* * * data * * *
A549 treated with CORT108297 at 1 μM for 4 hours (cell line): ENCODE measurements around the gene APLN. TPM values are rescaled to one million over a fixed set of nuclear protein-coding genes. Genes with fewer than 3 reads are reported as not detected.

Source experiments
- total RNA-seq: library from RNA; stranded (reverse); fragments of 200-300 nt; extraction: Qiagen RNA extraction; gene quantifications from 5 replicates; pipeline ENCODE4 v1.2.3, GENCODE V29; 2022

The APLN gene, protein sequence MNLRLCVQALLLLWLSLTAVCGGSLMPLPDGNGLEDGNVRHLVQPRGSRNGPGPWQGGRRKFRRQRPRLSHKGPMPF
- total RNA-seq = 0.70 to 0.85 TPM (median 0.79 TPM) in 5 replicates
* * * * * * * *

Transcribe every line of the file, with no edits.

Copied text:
A549 treated with CORT108297 at 1 μM for 4 hours (cell line): ENCODE measurements around the gene APLN. TPM values are rescaled to one million over a fixed set of nuclear protein-coding genes. Genes with fewer than 3 reads are reported as not detected.

Source experiments
- total RNA-seq: library from RNA; stranded (reverse); fragments of 200-300 nt; extraction: Qiagen RNA extraction; gene quantifications from 5 replicates; pipeline ENCODE4 v1.2.3, GENCODE V29; 2022

The APLN gene, protein sequence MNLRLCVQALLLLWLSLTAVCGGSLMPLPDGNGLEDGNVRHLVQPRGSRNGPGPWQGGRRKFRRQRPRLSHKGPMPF
- total RNA-seq = 0.70 to 0.85 TPM (median 0.79 TPM) in 5 replicates